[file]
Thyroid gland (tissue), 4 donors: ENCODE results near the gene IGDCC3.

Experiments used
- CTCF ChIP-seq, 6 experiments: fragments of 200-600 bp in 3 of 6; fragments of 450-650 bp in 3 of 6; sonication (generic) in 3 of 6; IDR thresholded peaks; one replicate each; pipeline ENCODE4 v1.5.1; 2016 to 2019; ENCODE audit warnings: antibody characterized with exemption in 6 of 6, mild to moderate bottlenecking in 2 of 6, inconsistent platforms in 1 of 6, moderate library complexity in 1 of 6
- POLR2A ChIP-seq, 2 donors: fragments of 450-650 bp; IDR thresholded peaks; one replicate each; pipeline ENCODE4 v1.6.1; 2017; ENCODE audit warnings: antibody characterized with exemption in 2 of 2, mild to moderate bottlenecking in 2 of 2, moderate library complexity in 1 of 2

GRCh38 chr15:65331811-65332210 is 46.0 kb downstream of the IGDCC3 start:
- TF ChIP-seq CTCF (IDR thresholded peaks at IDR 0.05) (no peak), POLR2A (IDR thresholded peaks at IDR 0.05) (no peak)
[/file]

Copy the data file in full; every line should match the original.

Thyroid gland (tissue), 4 donors: ENCODE results near the gene IGDCC3.

Experiments used
- CTCF ChIP-seq, 6 experiments: fragments of 200-600 bp in 3 of 6; fragments of 450-650 bp in 3 of 6; sonication (generic) in 3 of 6; IDR thresholded peaks; one replicate each; pipeline ENCODE4 v1.5.1; 2016 to 2019; ENCODE audit warnings: antibody characterized with exemption in 6 of 6, mild to moderate bottlenecking in 2 of 6, inconsistent platforms in 1 of 6, moderate library complexity in 1 of 6
- POLR2A ChIP-seq, 2 donors: fragments of 450-650 bp; IDR thresholded peaks; one replicate each; pipeline ENCODE4 v1.6.1; 2017; ENCODE audit warnings: antibody characterized with exemption in 2 of 2, mild to moderate bottlenecking in 2 of 2, moderate library complexity in 1 of 2

GRCh38 chr15:65331811-65332210 is 46.0 kb downstream of the IGDCC3 start:
- TF ChIP-seq CTCF (IDR thresholded peaks at IDR 0.05) (no peak), POLR2A (IDR thresholded peaks at IDR 0.05) (no peak)